Feral cat with phascogale. - Photo © Marika Maxwell. www.pestsmart.org.au
November 5, 2015 Latest News No Comments

Our Queensland and Commonwealth governments have both proven their focus on certain aspects of biosecurity with new funding being committed to meet the challenge.

Feral cat with phascogale. - Photo © Marika Maxwell. www.pestsmart.org.au

Feral cat with phascogale. – Photo © Marika Maxwell. www.pestsmart.org.au

The Palaszczuk government is to be commended for honouring yet another of its pre-election commitments by providing $5M over the next three years to support additional initiatives to address wild dog and feral cat control in Queensland. The state government is building on community efforts to date and has elected to bring stakeholders from government departments, industry groups and the conservation sector together to oversee the development and implementation of the program. Wildlife Queensland appreciates having a voice at the table along with the Queensland Conservation Council.

The focus in part on feral cats is long overdue. The Commonwealth Minister for the Environment, Hon Greg Hunt, appears to be particularly frustrated by feral cats, with a desire to see 1,000,000 culled this financial year. With an estimated 20,000,000 feral cats in Australia, the objective does not appear overly challenging; however, even if achieved it would do little to address the overall issue. Shooting alone is not the answer: a cost effective approach which does not put native wildlife in harm’s way must be found.

The Queensland government aims to maximise the benefits of the allocated funding by targeting key agricultural and environmental areas with high wild dog and/or feral cat populations. In addition, funding will be directed towards evidence-based projects which provide accountability.

The Queensland government initiative will certainly complement the funds recently allocated by the Commonwealth government for feral animal and weed control in drought declared areas as part of the Australian Government Drought Assistance Funding.

Unfortunately however, it has not been all good news on the biodiversity front in Queensland, with recent outbreaks of melon blight and Panama disease in bananas triggering a review of Queensland’s biosecurity capacity and capability. Furthermore, biosecurity staff was not quarantined from the savage employment cuts under the Newman government.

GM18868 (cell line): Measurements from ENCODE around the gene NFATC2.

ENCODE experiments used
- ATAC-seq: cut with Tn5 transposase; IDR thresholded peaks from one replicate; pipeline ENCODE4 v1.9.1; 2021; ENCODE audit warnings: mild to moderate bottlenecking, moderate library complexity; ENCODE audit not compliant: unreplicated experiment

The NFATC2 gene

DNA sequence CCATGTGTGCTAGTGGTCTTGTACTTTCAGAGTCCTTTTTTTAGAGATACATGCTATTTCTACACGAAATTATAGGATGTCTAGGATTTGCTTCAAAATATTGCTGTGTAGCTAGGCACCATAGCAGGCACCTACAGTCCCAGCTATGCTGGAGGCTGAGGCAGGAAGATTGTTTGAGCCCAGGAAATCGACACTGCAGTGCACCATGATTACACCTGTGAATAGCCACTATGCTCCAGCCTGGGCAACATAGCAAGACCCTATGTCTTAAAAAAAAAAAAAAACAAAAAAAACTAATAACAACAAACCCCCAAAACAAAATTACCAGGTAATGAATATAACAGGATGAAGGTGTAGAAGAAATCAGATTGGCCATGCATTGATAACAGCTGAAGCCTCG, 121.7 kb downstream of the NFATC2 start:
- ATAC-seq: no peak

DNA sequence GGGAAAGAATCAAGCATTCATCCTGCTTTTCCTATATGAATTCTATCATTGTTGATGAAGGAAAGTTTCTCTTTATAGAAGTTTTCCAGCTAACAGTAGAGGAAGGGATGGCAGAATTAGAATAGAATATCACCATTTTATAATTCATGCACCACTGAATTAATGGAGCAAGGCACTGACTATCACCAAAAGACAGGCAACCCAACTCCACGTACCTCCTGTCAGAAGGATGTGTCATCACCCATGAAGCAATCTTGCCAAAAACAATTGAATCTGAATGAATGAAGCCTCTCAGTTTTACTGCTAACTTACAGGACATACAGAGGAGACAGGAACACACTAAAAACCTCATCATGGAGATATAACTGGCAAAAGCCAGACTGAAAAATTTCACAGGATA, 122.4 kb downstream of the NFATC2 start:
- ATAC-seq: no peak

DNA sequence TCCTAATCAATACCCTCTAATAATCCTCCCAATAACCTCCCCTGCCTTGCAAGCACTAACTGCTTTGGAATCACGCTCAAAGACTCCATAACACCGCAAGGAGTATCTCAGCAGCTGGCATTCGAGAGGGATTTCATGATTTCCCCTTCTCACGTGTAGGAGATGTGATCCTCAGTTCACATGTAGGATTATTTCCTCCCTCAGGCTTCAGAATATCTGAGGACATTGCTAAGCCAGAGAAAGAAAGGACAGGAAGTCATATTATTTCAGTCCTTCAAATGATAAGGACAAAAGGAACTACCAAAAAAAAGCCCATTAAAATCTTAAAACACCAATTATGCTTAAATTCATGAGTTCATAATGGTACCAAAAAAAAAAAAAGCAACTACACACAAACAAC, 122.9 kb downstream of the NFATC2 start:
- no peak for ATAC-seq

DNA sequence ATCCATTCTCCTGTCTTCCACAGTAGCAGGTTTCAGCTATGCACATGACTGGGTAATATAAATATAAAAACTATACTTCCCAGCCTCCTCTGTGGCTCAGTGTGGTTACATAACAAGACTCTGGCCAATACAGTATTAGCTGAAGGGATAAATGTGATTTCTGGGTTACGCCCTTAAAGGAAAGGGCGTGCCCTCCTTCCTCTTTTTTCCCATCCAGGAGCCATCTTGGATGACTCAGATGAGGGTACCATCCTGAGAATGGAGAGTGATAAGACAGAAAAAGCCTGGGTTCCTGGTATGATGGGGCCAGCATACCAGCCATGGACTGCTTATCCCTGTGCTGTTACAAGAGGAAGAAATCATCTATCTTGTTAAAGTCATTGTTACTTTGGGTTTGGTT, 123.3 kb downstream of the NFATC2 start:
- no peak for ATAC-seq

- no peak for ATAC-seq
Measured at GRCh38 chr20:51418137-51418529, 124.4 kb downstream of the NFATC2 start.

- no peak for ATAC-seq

Yellow crazy ants in the Wet Tropics and red fire ants in south-east Queensland and sometimes elsewhere require immediate and urgent attention. Myrtle rust is on the march, causing environmental harm to myrtaceous species along the coast and even inland.

Turning our attention to the Commonwealth arena, the Biosecurity Bill 2014 passed the Senate in May and was a significant opportunity lost, in Wildlife Queensland’s opinion, to afford Australia the best possible legislation. In the Senate, Labor joined with the Coalition government, and the environmental amendments being pushed by the Greens never saw the light of day. What amazes Wildlife Queensland is how the Bill passed without amendment. That very same day the Senate Inquiry into environmental biosecurity (with its 26 recommendations rejecting the government’s view that environmental biosecurity is well managed) was tabled.

The recommendations advocated that the Commonwealth work closely with its states and territories to revise the National Environmental Biosecurity Response Agreement addressing a number of issues, review Australia’s Biodiversity Conservation Strategy 2010-2030 with a focus on targets and how they are measured, address the need to better target known areas of biosecurity risk, and work towards better science, stronger enforcement activity, enhanced data bases, and the list goes on.

Why some of these issues were not addressed more adequately in the legislation is puzzling. However, the Bill did expand quarantine and biosecurity response powers, with regard to ballast water in particular, which is a positive. And regulations which define the operations of the Biosecurity Act 2015 will be developed over the next 12 months, so there is scope to attempt to influence this process and its outcomes.

To end on a positive note, a Threatened Species Summit will be held in Victoria at the Melbourne Zoo on 16 July 2015. It is understood that State and Commonwealth Ministers will meet prior to the Summit to discuss, and hopefully agree on, feral cat action and a fast-tracked threatened species strategy. Discussions are to be focussed on working together and partnerships, innovation and new approaches as well as practical action. While attendance of the Summit is by invitation only, Wildlife Queensland trusts that positive outcomes to benefit the environment and our wildlife will evolve.

With the past focus of pest and invasive plant biosecurity having been centred on primary industries – this undoubtedly will always be the case – Wildlife Queensland welcomes the attention now being given to environmental biosecurity. Current legislation and its enforcement is simply not working – our biosecurity capacity must be strengthened. The apparent change in direction is an encouraging step.

Written by Wildlifeqld